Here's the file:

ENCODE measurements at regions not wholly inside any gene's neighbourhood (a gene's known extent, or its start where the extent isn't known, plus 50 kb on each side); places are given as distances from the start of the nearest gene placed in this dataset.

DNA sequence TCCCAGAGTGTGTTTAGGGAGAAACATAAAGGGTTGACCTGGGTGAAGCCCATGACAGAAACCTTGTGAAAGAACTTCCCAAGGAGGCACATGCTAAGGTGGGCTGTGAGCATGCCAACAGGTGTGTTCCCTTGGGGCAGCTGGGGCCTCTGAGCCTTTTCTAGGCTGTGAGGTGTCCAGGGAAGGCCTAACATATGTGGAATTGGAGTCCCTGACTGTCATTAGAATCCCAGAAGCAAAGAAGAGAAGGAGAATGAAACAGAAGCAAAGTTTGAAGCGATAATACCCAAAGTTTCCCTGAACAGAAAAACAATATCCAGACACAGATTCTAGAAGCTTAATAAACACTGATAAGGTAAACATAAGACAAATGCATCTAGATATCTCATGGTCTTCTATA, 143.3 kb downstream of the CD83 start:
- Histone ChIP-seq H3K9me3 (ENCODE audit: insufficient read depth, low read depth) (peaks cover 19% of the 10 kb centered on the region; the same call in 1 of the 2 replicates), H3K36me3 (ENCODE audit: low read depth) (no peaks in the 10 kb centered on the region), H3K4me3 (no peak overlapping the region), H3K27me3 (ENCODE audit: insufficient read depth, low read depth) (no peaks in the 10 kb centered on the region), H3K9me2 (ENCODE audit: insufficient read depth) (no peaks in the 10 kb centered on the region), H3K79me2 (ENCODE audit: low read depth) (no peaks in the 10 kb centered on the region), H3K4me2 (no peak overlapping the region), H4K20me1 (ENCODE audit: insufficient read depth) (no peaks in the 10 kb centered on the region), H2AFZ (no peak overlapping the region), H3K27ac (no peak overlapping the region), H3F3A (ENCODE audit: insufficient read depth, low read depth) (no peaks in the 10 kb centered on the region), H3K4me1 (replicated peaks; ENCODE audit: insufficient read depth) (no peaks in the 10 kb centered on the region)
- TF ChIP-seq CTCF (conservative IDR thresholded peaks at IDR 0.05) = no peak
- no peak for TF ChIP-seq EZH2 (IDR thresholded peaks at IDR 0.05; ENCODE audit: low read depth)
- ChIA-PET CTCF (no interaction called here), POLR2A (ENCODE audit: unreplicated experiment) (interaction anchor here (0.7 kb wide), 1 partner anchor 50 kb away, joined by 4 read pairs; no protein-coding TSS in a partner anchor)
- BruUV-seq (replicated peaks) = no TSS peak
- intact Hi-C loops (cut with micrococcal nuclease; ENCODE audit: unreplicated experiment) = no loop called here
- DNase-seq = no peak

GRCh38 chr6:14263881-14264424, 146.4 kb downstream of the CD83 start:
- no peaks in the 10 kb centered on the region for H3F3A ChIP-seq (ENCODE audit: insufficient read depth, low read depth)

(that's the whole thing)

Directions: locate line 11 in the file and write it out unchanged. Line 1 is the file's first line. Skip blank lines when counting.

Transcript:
- no peaks in the 10 kb centered on the region for H3F3A ChIP-seq (ENCODE audit: insufficient read depth, low read depth)